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Operation Sandcastle

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Operation Sandcastle was part of a larger scheme to dispose of unwanted chemical ordnance left over from World War II. The operation took place between 1955 and 1956, and was conducted by the Ministry of Defence (MoD) in deep water off the west coast of Scotland.

For the overall operation, see the page on Chemical Munitions Dumping in the Atlantic.

Background

At the end of World War II, some 250,000 tons of chemical weapons had been uncovered and seized from German ammunition dumps, with Britain holding about 71,000 250 kilogramme bombs filled with the nerve agent tabun, a clear, colourless, tasteless, and highly toxic liquid. The stocks also included sarin, another nerve agent, a colourless, odourless liquid, with a colourless, odourless vapour, both of which are highly toxic. Most of this stockpile was destroyed, and the remainder divided between Britain and America. The Americans took the sarin, leaving the British with some 14,000 tons of tabun.

The material was first transported from Hamburg to Newport, then taken to temporary storage at Llanberis, where the RAF had a strategic reserve ammunition store. Permanent storage was planned to be on open runways at RAF Llnadwrod, a disused airfield, where it was hoped that the prevailing wind would take any leakage out to sea. Transport of the the material by road took from August 1946 to July 1947. Inspection of the weapons quickly discovered that they were both fuzed and leaking, after which they were defused and sealed in wax preservative at a rate of 500 per week. Despite the preservative, the weapons continued to deteriorate as a result of being stored outdoors, leading to the construction of 21 Belman hangars on site in 1951, to shelter the bombs from the weather.

In June 1954, the weapons were considered to be of no military vale and to have become a liability, resulting in the decision to dispose of them.

The resulting operation was confirmed and summarised in a MoD reply to a request made under the Freedom of Information Act 2000:

There was no dumping by the UK of Sarin (GB). However there was dumping of another nerve agent Tabun (GA) in 1956-1957, Operation SANDCASTLE, when 71,000 German aircraft bombs charged with this agent were scuttled in decaying hulks in at least 1000 fathoms of water.

In 1945, these German bombs had been transferred from Hamburg to Newport Docks in South Wales, in Operation DISMAL, then by rail to Llanberis in North Wales by rail and finally to RAF Llanwrog by lorry for storage. In the 1950ís, when there was no further reason for their retention, the decision was taken to dump them. In 1953-1956 the bombs were shipped from Llanwrog by sea to Cairn Ryan near Stranraer, Wigtownshire in Scotland for transfer to ship hulks for sea dumping.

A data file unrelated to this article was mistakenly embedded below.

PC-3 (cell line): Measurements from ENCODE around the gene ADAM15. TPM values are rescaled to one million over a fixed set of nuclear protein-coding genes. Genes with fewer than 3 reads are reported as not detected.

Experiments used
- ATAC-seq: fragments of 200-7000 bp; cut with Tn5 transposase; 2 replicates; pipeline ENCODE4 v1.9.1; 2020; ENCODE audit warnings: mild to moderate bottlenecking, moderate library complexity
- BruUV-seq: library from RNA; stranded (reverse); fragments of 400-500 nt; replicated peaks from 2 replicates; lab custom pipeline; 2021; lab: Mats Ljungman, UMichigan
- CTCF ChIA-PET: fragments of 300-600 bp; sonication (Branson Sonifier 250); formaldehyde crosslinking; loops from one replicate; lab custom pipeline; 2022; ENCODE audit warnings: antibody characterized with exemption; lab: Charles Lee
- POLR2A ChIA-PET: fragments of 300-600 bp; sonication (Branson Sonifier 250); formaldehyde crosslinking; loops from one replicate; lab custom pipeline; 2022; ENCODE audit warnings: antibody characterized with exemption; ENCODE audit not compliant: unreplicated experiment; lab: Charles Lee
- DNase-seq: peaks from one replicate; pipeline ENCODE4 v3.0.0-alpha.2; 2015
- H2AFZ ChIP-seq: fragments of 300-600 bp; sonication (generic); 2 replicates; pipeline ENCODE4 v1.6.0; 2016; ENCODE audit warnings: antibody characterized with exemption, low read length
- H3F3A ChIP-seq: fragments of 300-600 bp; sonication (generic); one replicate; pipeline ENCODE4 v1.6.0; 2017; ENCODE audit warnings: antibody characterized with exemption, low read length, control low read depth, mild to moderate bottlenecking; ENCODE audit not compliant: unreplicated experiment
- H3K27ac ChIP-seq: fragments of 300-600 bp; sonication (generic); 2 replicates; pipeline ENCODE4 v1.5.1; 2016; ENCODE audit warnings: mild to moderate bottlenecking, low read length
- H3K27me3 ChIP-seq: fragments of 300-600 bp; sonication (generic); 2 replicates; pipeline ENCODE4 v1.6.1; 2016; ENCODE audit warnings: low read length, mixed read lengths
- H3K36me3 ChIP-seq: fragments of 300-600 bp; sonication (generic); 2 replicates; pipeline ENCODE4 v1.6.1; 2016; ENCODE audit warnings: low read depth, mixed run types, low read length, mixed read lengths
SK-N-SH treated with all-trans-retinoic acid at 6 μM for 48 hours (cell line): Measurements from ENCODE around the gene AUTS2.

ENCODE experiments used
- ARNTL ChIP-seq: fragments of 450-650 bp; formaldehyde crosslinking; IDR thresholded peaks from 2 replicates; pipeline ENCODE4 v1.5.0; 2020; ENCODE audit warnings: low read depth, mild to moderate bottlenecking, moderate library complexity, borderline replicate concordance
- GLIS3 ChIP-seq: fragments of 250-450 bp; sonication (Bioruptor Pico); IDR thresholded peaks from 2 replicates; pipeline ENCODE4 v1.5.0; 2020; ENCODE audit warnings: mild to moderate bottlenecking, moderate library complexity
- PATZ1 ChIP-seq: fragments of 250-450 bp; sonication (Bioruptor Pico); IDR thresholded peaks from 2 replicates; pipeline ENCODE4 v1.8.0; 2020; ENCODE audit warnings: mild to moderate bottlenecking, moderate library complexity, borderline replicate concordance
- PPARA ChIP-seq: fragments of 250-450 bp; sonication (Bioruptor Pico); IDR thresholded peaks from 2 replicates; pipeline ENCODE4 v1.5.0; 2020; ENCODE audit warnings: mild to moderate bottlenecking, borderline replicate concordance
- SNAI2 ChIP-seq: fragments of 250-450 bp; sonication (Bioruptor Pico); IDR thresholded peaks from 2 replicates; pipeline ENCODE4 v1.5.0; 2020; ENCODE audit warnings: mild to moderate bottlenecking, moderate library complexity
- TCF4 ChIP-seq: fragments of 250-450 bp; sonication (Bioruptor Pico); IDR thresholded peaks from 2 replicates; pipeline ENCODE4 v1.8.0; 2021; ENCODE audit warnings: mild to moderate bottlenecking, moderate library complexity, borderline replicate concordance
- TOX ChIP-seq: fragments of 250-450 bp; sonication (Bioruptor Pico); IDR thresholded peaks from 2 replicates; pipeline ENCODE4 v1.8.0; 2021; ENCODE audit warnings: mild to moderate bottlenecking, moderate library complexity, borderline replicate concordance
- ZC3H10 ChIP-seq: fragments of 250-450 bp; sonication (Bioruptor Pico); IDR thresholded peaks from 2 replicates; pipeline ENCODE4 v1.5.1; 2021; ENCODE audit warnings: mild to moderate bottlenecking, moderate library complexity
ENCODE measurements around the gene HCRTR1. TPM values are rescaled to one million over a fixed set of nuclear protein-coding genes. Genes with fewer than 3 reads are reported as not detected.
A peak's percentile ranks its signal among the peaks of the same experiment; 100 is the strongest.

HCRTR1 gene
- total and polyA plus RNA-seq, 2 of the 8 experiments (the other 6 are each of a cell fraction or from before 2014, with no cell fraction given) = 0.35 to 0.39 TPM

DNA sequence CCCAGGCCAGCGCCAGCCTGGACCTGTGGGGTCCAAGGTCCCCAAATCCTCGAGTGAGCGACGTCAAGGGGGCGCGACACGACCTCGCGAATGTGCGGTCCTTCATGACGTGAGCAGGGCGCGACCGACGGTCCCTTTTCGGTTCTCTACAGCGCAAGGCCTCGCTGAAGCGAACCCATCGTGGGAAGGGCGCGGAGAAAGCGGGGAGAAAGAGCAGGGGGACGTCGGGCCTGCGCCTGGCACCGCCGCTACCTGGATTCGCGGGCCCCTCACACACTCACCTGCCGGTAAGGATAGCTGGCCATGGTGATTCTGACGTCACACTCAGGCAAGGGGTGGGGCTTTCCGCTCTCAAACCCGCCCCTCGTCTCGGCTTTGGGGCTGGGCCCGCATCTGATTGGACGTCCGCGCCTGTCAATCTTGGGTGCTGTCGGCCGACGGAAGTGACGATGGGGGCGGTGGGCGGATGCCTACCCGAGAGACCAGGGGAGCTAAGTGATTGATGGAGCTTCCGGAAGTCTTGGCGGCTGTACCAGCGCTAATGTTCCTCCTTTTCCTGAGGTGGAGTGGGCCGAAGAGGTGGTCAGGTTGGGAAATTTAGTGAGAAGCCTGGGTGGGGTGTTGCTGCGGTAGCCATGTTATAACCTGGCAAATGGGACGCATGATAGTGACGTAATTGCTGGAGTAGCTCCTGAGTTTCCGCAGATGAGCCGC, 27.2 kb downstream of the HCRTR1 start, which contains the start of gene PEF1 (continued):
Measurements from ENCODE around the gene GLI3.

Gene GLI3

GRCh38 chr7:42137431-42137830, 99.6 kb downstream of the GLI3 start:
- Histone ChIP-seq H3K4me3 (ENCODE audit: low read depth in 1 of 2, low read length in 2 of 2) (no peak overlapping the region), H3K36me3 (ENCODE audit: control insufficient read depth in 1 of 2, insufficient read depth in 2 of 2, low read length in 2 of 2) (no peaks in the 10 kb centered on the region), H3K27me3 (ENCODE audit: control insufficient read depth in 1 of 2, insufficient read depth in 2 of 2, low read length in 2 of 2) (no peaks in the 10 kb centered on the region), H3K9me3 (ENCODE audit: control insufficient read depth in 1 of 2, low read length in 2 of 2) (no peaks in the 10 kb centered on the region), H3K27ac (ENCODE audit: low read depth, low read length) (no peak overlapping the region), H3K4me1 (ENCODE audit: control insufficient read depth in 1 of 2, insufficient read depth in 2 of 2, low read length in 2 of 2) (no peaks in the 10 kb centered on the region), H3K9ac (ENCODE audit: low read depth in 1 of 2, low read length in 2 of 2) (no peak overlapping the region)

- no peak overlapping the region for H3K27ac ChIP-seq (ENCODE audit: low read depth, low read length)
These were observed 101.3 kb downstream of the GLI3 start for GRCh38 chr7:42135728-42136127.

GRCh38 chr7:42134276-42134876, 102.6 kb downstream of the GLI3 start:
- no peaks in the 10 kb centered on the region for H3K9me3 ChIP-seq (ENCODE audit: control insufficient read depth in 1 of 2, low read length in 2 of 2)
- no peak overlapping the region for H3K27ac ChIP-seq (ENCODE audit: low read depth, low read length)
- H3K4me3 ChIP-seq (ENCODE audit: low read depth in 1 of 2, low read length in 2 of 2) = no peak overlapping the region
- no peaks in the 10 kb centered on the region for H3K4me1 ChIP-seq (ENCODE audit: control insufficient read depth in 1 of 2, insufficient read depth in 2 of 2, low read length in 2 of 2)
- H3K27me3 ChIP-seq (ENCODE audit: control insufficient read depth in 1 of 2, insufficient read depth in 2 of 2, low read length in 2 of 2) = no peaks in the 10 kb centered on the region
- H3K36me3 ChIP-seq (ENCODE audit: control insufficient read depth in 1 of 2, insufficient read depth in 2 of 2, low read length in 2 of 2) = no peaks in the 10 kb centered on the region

- MoD FoI disclosure letter, August 2, 2006.[1]

Dumping operation

The operation had two distinct phases: transport by sea from the Welsh storage site to Cairnryan, followed by transfer of the weapons into old ships which could then be scuttled after being used to transport the material the dumping area.

Initial transport was by six LCT (landing craft tank), but this caused a problem as the first phase of the move called for 16,000 bombs to be moved by the middle of 1955, but each LCT could carry only 400 bombs, meaning the schedule could not be met. The problem was solved by removing the fins from the bomb casings, which increased the LCT load to 800 bombs, and allowed the schedule to be maintained.

The first load was carried by the SS Empire Claire. 16,000 bombs were loaded by July 23, 1955, three TNT scuttling charges were fitted and the ship departed with a nine man crew. Initial departure was delayed when the ocean going tug Forester, which was to escort the convoy, was trapped in dock for a time due to industrial action on the Clyde. Accompanied by navy escorts Mull and Sir Walter Campbell, the four ships left Cairnryan on July 25. Empire Claire soon broke down, and had to be towed to the scuttling point. On July 27, the ships waited for the arrival of an RAF photo-reconnaissance flight to observe the sinking, which was due to take place at 10:00 am. The first two charges failed to sink the ship, however the third completed the task, sinking the ship and its load in some 2,500 metres of water

The second load was carried by the MV Vogtland, scuttled on May 30, 1956, at the same point as the first, with 28,737 bombs on board.

The third load was carried by the SS Korska, scuttled on July 21, 1956, at the second scuttling point, with 26,000 bombs, 330 tons of arsenic, and fifty cases of material not further identified on board.

References

1 Mod FoI disclosure letter, August 2, 2006.

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